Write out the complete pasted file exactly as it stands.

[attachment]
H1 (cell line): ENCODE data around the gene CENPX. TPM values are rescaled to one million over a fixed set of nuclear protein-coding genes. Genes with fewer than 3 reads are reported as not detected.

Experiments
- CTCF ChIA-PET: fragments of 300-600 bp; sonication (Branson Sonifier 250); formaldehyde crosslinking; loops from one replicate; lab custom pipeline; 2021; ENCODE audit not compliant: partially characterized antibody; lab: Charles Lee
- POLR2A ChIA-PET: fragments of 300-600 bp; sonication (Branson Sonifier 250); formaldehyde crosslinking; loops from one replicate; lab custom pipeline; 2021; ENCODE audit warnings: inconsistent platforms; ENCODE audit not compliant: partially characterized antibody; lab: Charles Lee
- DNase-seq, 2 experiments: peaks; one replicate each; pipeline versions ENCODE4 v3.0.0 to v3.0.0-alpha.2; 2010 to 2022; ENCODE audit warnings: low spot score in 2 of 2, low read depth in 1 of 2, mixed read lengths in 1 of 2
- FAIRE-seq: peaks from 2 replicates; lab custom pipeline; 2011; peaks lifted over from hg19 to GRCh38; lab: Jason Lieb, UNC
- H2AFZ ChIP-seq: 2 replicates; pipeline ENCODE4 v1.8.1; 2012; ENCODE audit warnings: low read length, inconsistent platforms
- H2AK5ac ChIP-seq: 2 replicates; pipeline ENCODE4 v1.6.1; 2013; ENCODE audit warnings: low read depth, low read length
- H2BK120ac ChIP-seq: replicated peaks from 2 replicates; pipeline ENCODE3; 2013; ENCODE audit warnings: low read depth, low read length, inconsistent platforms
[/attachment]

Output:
H1 (cell line): ENCODE data around the gene CENPX. TPM values are rescaled to one million over a fixed set of nuclear protein-coding genes. Genes with fewer than 3 reads are reported as not detected.

Experiments
- CTCF ChIA-PET: fragments of 300-600 bp; sonication (Branson Sonifier 250); formaldehyde crosslinking; loops from one replicate; lab custom pipeline; 2021; ENCODE audit not compliant: partially characterized antibody; lab: Charles Lee
- POLR2A ChIA-PET: fragments of 300-600 bp; sonication (Branson Sonifier 250); formaldehyde crosslinking; loops from one replicate; lab custom pipeline; 2021; ENCODE audit warnings: inconsistent platforms; ENCODE audit not compliant: partially characterized antibody; lab: Charles Lee
- DNase-seq, 2 experiments: peaks; one replicate each; pipeline versions ENCODE4 v3.0.0 to v3.0.0-alpha.2; 2010 to 2022; ENCODE audit warnings: low spot score in 2 of 2, low read depth in 1 of 2, mixed read lengths in 1 of 2
- FAIRE-seq: peaks from 2 replicates; lab custom pipeline; 2011; peaks lifted over from hg19 to GRCh38; lab: Jason Lieb, UNC
- H2AFZ ChIP-seq: 2 replicates; pipeline ENCODE4 v1.8.1; 2012; ENCODE audit warnings: low read length, inconsistent platforms
- H2AK5ac ChIP-seq: 2 replicates; pipeline ENCODE4 v1.6.1; 2013; ENCODE audit warnings: low read depth, low read length
- H2BK120ac ChIP-seq: replicated peaks from 2 replicates; pipeline ENCODE3; 2013; ENCODE audit warnings: low read depth, low read length, inconsistent platforms